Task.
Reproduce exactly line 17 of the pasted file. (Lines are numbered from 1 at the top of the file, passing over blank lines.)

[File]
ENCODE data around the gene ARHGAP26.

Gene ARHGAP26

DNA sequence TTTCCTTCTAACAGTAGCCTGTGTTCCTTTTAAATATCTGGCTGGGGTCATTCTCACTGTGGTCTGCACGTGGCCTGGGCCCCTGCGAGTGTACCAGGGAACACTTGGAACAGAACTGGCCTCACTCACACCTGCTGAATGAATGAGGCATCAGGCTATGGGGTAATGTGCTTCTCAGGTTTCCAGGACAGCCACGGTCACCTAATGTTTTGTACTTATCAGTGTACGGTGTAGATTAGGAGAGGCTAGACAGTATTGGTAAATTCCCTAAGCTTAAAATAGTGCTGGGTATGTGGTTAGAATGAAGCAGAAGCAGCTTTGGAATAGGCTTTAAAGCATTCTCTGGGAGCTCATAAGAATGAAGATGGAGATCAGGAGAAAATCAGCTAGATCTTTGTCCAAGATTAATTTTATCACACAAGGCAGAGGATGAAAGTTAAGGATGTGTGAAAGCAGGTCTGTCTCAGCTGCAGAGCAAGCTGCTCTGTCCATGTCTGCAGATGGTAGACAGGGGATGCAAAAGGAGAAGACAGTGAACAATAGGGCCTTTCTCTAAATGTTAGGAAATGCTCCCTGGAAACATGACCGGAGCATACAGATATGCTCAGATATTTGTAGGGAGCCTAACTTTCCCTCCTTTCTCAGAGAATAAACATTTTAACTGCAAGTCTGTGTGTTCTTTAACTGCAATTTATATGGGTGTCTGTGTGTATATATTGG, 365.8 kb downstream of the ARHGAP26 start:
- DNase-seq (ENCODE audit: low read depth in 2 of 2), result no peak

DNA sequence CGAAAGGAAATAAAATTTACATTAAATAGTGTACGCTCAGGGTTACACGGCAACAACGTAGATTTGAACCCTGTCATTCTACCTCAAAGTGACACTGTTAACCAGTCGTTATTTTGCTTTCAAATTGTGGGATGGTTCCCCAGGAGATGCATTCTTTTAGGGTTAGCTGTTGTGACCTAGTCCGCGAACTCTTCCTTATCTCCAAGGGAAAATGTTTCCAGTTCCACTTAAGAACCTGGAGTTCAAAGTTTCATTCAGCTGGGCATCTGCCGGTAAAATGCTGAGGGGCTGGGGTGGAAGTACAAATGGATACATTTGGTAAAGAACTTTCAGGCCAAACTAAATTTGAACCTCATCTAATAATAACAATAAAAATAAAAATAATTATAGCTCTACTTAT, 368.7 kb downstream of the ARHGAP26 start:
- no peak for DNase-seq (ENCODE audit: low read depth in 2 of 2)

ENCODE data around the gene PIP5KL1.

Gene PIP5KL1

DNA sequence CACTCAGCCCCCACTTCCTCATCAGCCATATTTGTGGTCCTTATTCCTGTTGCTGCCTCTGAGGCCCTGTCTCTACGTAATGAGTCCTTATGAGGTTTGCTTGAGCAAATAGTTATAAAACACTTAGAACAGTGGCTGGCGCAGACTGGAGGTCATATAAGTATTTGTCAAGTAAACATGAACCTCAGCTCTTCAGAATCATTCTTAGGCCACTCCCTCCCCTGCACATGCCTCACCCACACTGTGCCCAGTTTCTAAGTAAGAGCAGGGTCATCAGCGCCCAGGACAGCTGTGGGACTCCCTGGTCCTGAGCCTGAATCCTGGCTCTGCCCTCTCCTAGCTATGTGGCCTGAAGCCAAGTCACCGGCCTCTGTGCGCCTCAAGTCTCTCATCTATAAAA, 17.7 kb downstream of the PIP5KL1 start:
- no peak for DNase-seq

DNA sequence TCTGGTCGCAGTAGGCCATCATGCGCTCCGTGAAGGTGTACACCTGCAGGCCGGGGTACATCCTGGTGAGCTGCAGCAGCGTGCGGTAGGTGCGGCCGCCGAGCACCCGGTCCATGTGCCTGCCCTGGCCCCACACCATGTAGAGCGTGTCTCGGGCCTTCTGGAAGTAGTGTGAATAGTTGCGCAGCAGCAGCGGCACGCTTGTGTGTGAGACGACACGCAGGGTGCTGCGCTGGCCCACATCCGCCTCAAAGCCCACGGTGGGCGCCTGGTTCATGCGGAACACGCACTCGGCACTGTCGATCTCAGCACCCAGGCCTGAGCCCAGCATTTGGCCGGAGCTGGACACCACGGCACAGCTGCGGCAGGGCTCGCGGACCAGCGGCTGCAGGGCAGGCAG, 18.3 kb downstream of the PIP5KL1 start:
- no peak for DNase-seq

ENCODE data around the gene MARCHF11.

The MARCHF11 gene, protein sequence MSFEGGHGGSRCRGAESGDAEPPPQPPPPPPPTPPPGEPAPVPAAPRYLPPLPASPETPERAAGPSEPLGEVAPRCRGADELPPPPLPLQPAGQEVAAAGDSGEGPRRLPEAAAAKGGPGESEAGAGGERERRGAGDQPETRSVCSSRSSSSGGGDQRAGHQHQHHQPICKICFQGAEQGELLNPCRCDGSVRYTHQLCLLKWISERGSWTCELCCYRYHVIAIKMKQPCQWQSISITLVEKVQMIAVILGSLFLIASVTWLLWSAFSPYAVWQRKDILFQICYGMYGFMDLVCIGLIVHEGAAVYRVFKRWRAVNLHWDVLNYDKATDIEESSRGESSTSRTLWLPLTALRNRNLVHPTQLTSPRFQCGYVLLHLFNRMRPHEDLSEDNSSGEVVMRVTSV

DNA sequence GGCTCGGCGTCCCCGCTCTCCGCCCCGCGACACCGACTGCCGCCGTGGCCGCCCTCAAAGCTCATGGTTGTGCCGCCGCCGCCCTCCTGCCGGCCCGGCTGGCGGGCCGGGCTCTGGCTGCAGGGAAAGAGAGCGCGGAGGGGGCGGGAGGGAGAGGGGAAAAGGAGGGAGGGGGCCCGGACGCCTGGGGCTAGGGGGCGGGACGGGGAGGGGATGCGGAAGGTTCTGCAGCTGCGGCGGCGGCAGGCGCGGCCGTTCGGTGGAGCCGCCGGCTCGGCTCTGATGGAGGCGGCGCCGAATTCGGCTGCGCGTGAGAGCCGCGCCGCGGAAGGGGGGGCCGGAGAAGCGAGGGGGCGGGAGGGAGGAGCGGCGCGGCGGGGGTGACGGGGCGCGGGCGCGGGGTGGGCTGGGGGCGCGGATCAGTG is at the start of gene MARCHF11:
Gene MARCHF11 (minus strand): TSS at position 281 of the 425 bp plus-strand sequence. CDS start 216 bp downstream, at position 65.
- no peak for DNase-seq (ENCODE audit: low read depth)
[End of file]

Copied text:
- no peak for DNase-seq (ENCODE audit: low read depth)